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California sees population growth for first time since 2020

Riverside County sees uptick in population
Riverside County sees uptick in population 02:06

California's population grew for the first time since 2020 with some notable gains in Southern California, according to data recently released by the state's Department of Finance.

Among the biggest driving forces behind the upward climb are a lower overall mortality rate — with deaths returning to long-term trends following a decline from the pandemic peak — and a "rebound" in legal immigration into the state as record-keeping backlogs are mostly eliminated, according to the state's newest demographic report released April 30. The report describes such conditions as a "stable foundation" for a continuing rise in the number of people living in the state.

"California is likely to experience slower but positive growth for the near future," the report reads.

While Los Angeles saw its population inch up by less than 0.1%, the city saw the building of more additional housing units than any other city statewide with just over 20,000 more than last year. LA also built the most additional multi-family housing units with another 14,000 compared to last year.

Among the ten counties with more than 1 million people, nine saw population increases between 2023 and 2024 that made up 72% of the entire state's population. Of those counties, Riverside led the way with the largest increase of about 13,800. That marks an uptick of 0.6% — double the percent of growth seen in Los Angeles County during the same period.

The highest rate of growth among all all counties was in Sutter County, which is just north of Sacramento County and recorded a 1.9% rise. The second-highest was 1.8% in Imperial County and 1.4% in Northern California's Glenn County.

Cities with the biggest growth 

When looking at the state's 10 largest cities, Bakersfield saw the highest percent of population growth. Its population rose by 0.8% between 2023 and 2024 — for an estimated 411,109 people as of Jan. 1, 2024.

Meanwhile, the second highest increase among those cities recorded was Fresno with 0.7% followed by the city of Los Angeles, which saw a 0.3% rise since January 2023, according to the Department of Finance report.

Of all cities statewide, the tiny Northern California city of Paradise saw the biggest spike in growth, with a rise of 16.1% from 2023 to 2024. That marks an increase of just under 1,500 more people — up to 10,691 as of Jan. 1, 2024. The second-highest rate of growth was 5.4% in Lathrop, just south of Stockton, and 5% in the Bay Area's Emeryville.

The rate of growth is so high in the small town of Paradise because it was devastated by one of the worst wildfires in California history. In 2018, the Camp Fire left 85 people dead and forced the evacuation of more than 50,000. The city has been slowly recovering and rebuilding since then as its population made a stark drop from 26,218 to just 4,764 immediately following the wildfire, according to the Chico-Enterprise Record.

SoCal: LA County and beyond

LA County's population inched up just slightly by less than 0.1% — an increase of fewer than 5,000 people from an estimated population of 9,819,312 as of January 2023 up to 9,824,091 in 2024. 

When looking at individual cities, those within the county's northeastern region saw the highest rates of growth. Duarte had by far the biggest spike of 3% followed by neighboring Monrovia with 1.4% and Pasadena with 1.1%.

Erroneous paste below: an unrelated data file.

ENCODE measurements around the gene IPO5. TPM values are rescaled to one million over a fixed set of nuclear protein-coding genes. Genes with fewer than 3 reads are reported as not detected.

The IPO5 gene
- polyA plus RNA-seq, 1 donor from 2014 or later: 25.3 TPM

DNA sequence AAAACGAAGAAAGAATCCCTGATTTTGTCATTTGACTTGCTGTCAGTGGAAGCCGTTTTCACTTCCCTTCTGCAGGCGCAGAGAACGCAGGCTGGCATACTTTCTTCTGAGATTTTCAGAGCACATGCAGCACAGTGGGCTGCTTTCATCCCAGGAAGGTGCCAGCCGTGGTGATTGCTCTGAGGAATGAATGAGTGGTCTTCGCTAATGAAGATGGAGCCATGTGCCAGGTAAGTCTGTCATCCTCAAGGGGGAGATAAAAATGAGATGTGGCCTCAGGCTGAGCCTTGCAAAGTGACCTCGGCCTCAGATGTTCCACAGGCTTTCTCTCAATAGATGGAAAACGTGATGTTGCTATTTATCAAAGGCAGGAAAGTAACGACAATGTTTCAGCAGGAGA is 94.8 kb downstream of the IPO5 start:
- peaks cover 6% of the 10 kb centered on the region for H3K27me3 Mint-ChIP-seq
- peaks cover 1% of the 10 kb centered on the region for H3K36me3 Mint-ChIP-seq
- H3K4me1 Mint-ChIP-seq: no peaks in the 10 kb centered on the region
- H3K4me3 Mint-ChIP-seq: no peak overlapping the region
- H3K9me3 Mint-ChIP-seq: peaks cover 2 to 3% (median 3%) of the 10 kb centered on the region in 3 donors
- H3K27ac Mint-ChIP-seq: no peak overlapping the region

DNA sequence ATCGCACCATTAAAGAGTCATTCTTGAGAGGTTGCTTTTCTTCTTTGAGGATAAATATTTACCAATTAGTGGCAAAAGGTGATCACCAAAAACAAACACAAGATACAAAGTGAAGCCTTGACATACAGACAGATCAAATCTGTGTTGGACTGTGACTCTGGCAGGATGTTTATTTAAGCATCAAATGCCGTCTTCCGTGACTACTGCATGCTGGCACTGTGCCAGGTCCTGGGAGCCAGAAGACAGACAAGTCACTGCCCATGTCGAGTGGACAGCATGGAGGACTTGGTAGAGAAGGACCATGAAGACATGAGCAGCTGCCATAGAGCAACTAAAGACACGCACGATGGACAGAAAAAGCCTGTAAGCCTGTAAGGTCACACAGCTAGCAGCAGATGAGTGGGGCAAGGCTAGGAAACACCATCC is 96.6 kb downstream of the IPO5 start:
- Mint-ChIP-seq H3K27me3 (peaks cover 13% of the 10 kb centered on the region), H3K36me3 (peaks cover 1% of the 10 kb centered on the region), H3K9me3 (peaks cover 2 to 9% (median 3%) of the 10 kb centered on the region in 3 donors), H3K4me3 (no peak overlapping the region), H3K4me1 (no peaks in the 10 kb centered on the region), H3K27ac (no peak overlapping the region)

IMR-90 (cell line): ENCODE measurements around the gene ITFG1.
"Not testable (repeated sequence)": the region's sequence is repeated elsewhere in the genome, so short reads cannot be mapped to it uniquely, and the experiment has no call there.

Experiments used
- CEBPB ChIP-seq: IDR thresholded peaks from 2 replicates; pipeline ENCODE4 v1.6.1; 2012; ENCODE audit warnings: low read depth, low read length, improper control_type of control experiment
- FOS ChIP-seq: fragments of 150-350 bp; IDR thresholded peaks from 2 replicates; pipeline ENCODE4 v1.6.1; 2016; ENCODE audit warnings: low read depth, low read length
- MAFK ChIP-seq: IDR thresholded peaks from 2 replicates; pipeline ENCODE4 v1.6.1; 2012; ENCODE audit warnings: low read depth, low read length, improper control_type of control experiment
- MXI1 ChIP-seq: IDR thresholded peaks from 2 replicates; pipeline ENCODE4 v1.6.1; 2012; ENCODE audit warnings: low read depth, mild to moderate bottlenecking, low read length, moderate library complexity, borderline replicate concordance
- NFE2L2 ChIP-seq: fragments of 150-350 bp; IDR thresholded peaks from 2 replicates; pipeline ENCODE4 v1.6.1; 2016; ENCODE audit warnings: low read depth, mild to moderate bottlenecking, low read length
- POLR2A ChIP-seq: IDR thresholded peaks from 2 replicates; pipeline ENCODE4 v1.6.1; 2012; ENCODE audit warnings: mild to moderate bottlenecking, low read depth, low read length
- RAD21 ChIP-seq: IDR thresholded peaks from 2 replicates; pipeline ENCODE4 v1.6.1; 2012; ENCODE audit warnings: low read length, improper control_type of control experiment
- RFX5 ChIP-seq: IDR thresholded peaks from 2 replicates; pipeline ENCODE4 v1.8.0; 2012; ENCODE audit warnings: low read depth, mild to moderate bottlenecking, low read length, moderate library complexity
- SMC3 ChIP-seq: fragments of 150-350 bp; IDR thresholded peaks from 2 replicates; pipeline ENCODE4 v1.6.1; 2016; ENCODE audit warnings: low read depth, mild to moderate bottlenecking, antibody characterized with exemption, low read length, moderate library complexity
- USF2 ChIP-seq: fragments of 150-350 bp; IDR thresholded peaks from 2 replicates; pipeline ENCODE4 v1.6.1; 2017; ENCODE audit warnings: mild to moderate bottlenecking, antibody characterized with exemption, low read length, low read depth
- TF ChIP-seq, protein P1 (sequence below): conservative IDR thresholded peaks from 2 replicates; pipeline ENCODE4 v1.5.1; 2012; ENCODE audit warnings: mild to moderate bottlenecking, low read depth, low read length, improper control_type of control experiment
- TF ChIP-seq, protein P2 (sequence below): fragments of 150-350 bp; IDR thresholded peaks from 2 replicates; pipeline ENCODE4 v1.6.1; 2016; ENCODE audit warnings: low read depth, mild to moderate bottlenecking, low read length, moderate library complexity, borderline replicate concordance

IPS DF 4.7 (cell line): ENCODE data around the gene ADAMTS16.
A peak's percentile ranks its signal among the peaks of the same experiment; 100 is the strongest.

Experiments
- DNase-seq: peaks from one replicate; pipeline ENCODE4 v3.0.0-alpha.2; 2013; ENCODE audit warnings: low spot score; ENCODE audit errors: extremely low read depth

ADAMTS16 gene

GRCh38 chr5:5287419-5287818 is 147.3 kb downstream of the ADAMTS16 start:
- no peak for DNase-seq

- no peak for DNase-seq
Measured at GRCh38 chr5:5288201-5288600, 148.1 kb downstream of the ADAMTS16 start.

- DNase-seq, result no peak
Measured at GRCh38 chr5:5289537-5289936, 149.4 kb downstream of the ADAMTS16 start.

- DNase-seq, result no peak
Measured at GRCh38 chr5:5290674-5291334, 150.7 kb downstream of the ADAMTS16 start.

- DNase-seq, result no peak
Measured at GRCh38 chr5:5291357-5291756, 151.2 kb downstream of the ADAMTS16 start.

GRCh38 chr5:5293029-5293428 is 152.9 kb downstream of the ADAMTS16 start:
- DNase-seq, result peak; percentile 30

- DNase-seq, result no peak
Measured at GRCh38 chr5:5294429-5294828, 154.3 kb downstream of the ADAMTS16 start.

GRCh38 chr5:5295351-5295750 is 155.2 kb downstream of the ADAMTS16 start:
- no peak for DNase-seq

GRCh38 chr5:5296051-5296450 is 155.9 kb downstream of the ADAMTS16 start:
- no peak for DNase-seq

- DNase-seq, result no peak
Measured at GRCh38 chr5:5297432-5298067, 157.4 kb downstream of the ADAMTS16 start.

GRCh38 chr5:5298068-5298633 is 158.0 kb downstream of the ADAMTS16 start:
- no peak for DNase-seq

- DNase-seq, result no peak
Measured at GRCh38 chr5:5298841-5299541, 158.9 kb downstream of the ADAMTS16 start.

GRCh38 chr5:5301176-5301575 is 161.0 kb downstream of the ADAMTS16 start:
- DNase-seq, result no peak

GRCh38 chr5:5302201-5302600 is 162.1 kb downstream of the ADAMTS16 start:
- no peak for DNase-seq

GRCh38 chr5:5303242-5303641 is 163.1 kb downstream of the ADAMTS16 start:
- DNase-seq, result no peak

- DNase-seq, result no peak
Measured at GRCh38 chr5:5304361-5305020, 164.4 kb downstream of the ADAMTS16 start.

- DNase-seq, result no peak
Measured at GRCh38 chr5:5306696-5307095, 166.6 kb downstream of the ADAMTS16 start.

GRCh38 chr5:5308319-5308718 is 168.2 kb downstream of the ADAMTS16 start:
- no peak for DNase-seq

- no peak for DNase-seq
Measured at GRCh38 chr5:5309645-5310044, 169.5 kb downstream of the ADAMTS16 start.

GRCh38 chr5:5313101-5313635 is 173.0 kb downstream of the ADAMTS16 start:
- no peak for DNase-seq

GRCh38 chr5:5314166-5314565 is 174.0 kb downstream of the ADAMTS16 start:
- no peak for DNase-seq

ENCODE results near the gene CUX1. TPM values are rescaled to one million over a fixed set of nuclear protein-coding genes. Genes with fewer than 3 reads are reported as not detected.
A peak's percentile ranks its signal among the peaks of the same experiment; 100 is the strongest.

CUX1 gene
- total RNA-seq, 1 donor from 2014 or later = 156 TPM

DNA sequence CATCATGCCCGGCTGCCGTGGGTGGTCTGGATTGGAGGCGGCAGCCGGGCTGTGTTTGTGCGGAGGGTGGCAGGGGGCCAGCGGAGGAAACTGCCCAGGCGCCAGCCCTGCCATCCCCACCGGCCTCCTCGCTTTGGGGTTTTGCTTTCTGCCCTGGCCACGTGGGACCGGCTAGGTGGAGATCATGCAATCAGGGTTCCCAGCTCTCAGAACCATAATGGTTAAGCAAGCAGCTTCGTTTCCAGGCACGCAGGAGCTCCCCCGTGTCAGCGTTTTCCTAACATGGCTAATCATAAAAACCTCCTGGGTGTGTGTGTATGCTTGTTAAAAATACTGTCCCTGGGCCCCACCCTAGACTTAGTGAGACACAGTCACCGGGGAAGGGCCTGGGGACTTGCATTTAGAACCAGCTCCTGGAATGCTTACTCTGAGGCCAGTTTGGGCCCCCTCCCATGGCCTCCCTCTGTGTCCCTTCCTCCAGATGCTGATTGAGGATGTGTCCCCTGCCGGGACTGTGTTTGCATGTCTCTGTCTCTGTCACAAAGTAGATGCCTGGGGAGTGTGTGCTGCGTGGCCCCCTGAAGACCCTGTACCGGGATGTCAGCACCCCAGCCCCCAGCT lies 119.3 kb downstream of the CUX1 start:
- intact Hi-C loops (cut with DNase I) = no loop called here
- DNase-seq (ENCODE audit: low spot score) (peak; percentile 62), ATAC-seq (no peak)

The city in LA County that saw the biggest decline was Bradbury, which actually borders Duarte and Monrovia. It recorded a 0.8% decrease between 2023 and 2024 followed by Avalon and Lawndale, which both saw a decline of 0.6%. Fourteen cities in the county each recorded a decrease of 0.5% including Carson, Cerritos, Manhattan Beach and Beverly Hills.

As for the rest of the Southern California region, Riverside County led the way with a 0.6% increase in population from 2023 to 2024. It was followed by San Bernardino County with a rise of 0.4% and then Orange and Santa Barbara counties, both of which recorded increases of 0.3%. San Diego County's population remained relatively stagnant, adding just another nearly 700 more people to inch up by less than 0.1%. Meanwhile, Ventura County saw the only decline in SoCal — a dip of 0.3%.

Among those counties, the city with the biggest jump in population growth was Stanton in Orange County, recording a 3.6% increase. The city with the biggest decline was Ventura County's Port Hueneme, which recorded a decrease of 0.8%.

The building of new housing is described in the state report as one of the most significant drivers of population growth. 

When ranking by net housing gains — or the number of new units when accounting for any lost — the city of Los Angeles added the most new housing units with 21,698 more than last year. That's far more than any other city by a long shot as San Diego came second with just 5,720 more units followed by unincorporated Riverside County with 2,458, San Francisco with 2,277 and Oakland with 1,972 more units.

Los Angeles also led the way in the building of the most additional multi-family housing units: 14,207 more units which comprised 65.5 percent of the city's overall net housing growth. While most of this housing was built in larger, more densely populated urban areas such as LA, the number of single-family housing units rose considerably elsewhere.

"Conversely, single family housing is more likely to be built further inland in typically more suburban cities," the report reads, listing cities such as Bakersfield, Fresno, Roseville and Menifee as cities where most of these units are being built. 


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